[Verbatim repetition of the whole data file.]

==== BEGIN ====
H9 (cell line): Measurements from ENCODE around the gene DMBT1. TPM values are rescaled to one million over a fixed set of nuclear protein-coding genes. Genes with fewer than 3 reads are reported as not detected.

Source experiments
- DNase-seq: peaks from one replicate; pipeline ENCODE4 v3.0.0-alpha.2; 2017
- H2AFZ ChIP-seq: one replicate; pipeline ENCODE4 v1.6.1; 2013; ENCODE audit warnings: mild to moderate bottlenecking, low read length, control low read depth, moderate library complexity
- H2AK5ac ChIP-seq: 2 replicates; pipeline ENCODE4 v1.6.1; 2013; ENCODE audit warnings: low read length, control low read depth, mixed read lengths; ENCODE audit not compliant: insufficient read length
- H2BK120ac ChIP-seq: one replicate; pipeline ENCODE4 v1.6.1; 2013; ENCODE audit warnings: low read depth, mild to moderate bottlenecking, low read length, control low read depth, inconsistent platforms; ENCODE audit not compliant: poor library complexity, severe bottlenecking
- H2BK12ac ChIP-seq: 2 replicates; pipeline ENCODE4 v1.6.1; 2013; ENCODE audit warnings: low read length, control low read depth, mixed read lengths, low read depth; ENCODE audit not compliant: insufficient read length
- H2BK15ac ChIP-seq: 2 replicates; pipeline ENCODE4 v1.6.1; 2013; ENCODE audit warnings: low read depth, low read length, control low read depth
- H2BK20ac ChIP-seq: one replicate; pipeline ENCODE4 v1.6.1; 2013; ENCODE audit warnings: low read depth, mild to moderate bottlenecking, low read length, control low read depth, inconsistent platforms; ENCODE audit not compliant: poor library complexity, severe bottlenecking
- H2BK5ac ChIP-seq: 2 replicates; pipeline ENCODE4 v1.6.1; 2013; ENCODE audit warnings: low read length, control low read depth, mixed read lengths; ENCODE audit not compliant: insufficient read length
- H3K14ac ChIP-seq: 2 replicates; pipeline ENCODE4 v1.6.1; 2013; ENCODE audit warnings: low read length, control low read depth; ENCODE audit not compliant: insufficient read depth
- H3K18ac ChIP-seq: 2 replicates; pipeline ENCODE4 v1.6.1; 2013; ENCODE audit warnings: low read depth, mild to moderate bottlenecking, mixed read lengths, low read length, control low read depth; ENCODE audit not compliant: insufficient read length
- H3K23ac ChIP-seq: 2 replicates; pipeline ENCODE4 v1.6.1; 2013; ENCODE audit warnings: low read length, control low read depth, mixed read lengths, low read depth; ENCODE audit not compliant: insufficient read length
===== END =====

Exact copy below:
H9 (cell line): Measurements from ENCODE around the gene DMBT1. TPM values are rescaled to one million over a fixed set of nuclear protein-coding genes. Genes with fewer than 3 reads are reported as not detected.

Source experiments
- DNase-seq: peaks from one replicate; pipeline ENCODE4 v3.0.0-alpha.2; 2017
- H2AFZ ChIP-seq: one replicate; pipeline ENCODE4 v1.6.1; 2013; ENCODE audit warnings: mild to moderate bottlenecking, low read length, control low read depth, moderate library complexity
- H2AK5ac ChIP-seq: 2 replicates; pipeline ENCODE4 v1.6.1; 2013; ENCODE audit warnings: low read length, control low read depth, mixed read lengths; ENCODE audit not compliant: insufficient read length
- H2BK120ac ChIP-seq: one replicate; pipeline ENCODE4 v1.6.1; 2013; ENCODE audit warnings: low read depth, mild to moderate bottlenecking, low read length, control low read depth, inconsistent platforms; ENCODE audit not compliant: poor library complexity, severe bottlenecking
- H2BK12ac ChIP-seq: 2 replicates; pipeline ENCODE4 v1.6.1; 2013; ENCODE audit warnings: low read length, control low read depth, mixed read lengths, low read depth; ENCODE audit not compliant: insufficient read length
- H2BK15ac ChIP-seq: 2 replicates; pipeline ENCODE4 v1.6.1; 2013; ENCODE audit warnings: low read depth, low read length, control low read depth
- H2BK20ac ChIP-seq: one replicate; pipeline ENCODE4 v1.6.1; 2013; ENCODE audit warnings: low read depth, mild to moderate bottlenecking, low read length, control low read depth, inconsistent platforms; ENCODE audit not compliant: poor library complexity, severe bottlenecking
- H2BK5ac ChIP-seq: 2 replicates; pipeline ENCODE4 v1.6.1; 2013; ENCODE audit warnings: low read length, control low read depth, mixed read lengths; ENCODE audit not compliant: insufficient read length
- H3K14ac ChIP-seq: 2 replicates; pipeline ENCODE4 v1.6.1; 2013; ENCODE audit warnings: low read length, control low read depth; ENCODE audit not compliant: insufficient read depth
- H3K18ac ChIP-seq: 2 replicates; pipeline ENCODE4 v1.6.1; 2013; ENCODE audit warnings: low read depth, mild to moderate bottlenecking, mixed read lengths, low read length, control low read depth; ENCODE audit not compliant: insufficient read length
- H3K23ac ChIP-seq: 2 replicates; pipeline ENCODE4 v1.6.1; 2013; ENCODE audit warnings: low read length, control low read depth, mixed read lengths, low read depth; ENCODE audit not compliant: insufficient read length